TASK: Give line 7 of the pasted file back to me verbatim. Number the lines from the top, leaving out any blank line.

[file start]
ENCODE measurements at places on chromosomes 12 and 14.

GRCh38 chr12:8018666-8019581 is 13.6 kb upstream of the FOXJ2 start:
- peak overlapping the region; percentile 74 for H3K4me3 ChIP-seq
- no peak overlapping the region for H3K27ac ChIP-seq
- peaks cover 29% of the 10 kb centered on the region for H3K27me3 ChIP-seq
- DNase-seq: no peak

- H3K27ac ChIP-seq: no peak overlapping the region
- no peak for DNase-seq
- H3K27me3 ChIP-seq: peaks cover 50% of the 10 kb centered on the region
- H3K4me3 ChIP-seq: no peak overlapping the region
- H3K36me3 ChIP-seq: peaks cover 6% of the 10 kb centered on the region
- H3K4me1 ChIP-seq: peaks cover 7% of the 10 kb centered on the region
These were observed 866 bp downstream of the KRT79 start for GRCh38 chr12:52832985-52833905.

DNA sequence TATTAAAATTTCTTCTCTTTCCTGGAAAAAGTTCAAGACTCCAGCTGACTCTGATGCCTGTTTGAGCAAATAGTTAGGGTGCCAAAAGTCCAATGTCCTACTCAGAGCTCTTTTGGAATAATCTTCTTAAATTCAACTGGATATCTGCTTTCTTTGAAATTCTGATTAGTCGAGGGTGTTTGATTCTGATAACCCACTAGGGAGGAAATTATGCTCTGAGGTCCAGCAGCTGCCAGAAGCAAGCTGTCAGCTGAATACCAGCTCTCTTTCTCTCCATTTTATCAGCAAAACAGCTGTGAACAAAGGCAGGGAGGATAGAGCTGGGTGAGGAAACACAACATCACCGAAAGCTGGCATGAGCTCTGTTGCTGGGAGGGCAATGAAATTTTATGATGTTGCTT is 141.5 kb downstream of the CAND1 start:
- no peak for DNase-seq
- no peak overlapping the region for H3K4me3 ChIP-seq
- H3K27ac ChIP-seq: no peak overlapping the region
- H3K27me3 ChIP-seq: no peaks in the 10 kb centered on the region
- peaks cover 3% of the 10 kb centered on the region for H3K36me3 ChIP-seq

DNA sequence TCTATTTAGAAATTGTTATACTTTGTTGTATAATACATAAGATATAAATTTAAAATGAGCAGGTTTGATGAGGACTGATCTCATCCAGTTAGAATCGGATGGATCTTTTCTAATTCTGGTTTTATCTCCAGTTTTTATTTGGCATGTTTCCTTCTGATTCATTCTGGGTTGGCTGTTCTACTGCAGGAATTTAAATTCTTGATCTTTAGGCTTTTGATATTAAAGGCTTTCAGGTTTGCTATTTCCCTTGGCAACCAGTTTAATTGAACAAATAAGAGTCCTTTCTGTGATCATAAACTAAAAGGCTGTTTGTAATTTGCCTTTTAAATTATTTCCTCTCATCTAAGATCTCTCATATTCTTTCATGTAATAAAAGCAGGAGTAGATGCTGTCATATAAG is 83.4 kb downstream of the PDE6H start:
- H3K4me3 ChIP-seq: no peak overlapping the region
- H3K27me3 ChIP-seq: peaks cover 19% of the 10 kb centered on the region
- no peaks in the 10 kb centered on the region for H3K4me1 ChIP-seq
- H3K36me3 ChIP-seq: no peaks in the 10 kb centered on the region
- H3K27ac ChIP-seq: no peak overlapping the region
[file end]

- H3K27ac ChIP-seq: no peak overlapping the region